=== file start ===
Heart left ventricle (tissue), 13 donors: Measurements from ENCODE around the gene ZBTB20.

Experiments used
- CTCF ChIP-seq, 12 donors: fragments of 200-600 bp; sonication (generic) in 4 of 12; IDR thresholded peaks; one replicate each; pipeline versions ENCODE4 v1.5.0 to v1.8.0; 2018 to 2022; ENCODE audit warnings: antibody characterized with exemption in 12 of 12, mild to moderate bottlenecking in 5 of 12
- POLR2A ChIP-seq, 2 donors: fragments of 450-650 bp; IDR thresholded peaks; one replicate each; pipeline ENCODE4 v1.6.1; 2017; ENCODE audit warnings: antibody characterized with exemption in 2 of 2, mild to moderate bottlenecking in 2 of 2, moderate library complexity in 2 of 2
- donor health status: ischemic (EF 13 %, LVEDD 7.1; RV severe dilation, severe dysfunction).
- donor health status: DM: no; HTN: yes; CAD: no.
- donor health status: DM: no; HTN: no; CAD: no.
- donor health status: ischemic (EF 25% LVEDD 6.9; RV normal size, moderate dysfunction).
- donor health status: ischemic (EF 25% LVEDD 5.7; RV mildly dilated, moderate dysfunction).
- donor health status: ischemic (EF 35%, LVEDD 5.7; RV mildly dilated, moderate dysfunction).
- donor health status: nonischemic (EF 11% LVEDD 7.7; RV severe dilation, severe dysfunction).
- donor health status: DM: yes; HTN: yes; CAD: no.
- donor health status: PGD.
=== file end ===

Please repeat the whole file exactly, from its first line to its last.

Heart left ventricle (tissue), 13 donors: Measurements from ENCODE around the gene ZBTB20.

Experiments used
- CTCF ChIP-seq, 12 donors: fragments of 200-600 bp; sonication (generic) in 4 of 12; IDR thresholded peaks; one replicate each; pipeline versions ENCODE4 v1.5.0 to v1.8.0; 2018 to 2022; ENCODE audit warnings: antibody characterized with exemption in 12 of 12, mild to moderate bottlenecking in 5 of 12
- POLR2A ChIP-seq, 2 donors: fragments of 450-650 bp; IDR thresholded peaks; one replicate each; pipeline ENCODE4 v1.6.1; 2017; ENCODE audit warnings: antibody characterized with exemption in 2 of 2, mild to moderate bottlenecking in 2 of 2, moderate library complexity in 2 of 2
- donor health status: ischemic (EF 13 %, LVEDD 7.1; RV severe dilation, severe dysfunction).
- donor health status: DM: no; HTN: yes; CAD: no.
- donor health status: DM: no; HTN: no; CAD: no.
- donor health status: ischemic (EF 25% LVEDD 6.9; RV normal size, moderate dysfunction).
- donor health status: ischemic (EF 25% LVEDD 5.7; RV mildly dilated, moderate dysfunction).
- donor health status: ischemic (EF 35%, LVEDD 5.7; RV mildly dilated, moderate dysfunction).
- donor health status: nonischemic (EF 11% LVEDD 7.7; RV severe dilation, severe dysfunction).
- donor health status: DM: yes; HTN: yes; CAD: no.
- donor health status: PGD.